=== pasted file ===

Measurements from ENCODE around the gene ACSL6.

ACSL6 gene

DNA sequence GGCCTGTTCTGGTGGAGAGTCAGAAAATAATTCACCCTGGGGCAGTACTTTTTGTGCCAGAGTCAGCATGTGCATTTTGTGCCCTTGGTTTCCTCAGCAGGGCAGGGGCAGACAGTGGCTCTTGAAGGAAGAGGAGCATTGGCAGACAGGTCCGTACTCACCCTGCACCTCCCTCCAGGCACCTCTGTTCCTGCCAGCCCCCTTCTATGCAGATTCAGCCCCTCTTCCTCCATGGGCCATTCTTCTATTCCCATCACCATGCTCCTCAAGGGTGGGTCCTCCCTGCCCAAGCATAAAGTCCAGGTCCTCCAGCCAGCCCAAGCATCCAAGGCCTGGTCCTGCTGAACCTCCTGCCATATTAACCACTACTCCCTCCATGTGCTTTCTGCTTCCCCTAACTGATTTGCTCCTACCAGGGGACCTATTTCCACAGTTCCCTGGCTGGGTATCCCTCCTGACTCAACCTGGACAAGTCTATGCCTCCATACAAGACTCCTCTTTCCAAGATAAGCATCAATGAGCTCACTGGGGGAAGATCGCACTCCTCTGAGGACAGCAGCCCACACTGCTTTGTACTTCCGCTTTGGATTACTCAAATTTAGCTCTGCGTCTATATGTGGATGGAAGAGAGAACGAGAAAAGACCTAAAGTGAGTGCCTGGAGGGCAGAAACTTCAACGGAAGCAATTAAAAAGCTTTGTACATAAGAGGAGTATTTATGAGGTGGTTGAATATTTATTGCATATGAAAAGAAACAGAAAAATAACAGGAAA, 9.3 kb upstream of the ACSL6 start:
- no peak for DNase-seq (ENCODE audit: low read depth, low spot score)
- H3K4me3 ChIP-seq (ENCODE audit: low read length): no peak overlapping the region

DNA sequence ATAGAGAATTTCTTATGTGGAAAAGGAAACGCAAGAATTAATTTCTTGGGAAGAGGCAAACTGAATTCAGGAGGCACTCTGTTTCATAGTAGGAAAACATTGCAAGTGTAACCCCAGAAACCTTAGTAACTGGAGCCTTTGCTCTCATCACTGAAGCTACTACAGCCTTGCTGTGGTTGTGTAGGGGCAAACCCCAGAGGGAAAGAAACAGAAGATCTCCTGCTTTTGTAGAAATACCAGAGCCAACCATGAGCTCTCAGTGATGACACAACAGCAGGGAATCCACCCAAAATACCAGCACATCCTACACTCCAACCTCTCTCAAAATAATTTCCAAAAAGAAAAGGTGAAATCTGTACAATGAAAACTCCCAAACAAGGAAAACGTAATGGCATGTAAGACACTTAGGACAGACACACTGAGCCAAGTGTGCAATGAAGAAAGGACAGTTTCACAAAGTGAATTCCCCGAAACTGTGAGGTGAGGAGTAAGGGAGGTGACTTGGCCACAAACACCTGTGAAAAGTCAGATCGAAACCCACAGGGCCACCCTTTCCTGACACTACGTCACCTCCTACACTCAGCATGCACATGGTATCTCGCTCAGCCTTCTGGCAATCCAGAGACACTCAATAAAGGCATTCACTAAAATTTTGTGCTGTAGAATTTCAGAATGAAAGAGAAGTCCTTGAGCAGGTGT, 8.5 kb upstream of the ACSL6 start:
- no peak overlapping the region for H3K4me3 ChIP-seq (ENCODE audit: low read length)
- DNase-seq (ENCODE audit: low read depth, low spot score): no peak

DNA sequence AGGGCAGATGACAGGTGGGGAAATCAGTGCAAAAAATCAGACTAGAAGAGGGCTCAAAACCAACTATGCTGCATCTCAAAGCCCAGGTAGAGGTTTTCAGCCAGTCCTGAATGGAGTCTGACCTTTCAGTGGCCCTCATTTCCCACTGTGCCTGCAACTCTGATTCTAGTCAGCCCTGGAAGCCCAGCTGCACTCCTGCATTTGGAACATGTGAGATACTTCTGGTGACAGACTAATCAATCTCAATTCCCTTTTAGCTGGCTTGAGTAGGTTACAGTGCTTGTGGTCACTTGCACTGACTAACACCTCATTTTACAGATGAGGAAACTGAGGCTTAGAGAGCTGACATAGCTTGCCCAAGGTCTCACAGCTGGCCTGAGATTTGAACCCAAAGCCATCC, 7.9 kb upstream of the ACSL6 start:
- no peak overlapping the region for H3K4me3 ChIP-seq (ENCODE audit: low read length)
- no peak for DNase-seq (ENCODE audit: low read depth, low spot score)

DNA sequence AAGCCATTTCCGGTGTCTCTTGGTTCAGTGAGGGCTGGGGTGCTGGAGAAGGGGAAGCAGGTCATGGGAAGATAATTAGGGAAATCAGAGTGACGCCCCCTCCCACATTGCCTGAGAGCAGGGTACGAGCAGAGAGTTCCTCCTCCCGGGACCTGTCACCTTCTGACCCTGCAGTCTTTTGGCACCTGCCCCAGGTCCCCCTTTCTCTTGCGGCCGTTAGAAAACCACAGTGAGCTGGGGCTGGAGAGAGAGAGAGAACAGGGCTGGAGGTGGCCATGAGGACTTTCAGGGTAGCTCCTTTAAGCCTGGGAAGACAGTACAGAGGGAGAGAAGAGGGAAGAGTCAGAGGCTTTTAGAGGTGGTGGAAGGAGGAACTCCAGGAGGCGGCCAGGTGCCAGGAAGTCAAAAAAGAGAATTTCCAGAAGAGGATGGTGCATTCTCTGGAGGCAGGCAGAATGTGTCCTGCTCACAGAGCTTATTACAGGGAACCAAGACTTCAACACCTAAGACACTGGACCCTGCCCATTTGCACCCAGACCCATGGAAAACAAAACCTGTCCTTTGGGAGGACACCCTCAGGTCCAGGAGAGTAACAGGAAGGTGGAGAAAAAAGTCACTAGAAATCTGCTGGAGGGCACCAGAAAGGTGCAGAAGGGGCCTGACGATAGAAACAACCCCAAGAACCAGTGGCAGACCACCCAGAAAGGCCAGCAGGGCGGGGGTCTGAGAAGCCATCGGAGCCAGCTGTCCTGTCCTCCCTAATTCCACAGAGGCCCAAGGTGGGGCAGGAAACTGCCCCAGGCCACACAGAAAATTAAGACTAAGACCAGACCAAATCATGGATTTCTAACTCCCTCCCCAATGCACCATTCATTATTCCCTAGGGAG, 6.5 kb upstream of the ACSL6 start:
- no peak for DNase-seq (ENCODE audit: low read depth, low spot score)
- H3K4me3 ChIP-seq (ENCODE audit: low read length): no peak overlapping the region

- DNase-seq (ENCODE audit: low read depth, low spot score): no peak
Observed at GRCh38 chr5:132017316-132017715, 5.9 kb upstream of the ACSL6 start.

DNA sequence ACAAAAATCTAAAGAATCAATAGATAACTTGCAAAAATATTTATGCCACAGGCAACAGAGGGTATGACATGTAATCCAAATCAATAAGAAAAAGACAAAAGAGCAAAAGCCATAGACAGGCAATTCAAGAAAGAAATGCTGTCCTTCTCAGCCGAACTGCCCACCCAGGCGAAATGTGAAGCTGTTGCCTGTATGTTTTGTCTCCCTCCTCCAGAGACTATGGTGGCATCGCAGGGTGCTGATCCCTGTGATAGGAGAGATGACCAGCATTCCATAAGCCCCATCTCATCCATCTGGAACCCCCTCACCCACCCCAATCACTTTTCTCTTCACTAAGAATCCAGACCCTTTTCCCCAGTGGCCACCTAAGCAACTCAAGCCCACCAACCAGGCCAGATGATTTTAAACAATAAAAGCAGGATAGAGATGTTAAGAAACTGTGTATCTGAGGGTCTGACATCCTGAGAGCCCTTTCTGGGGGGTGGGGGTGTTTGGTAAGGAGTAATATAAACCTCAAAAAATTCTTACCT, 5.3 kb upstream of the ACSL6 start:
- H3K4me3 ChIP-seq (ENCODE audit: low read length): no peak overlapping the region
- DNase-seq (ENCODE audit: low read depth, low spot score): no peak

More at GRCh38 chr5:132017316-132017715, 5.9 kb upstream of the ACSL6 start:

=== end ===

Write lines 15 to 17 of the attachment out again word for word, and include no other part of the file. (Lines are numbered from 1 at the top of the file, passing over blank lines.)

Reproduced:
- DNase-seq (ENCODE audit: low read depth, low spot score): no peak
Observed at GRCh38 chr5:132017316-132017715, 5.9 kb upstream of the ACSL6 start.

DNA sequence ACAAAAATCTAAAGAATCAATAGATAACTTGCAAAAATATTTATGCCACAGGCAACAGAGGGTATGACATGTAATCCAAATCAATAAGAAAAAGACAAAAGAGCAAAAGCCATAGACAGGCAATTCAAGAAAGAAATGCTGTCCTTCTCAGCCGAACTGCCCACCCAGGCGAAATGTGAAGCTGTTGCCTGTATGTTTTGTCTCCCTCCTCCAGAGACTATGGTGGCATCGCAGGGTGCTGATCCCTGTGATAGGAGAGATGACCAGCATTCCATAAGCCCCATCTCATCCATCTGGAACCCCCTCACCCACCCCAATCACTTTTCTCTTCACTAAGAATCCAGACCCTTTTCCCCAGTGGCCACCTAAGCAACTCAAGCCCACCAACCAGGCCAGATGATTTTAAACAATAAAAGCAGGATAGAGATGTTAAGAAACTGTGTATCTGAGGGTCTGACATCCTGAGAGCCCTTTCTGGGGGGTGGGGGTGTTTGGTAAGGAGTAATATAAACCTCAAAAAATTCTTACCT, 5.3 kb upstream of the ACSL6 start: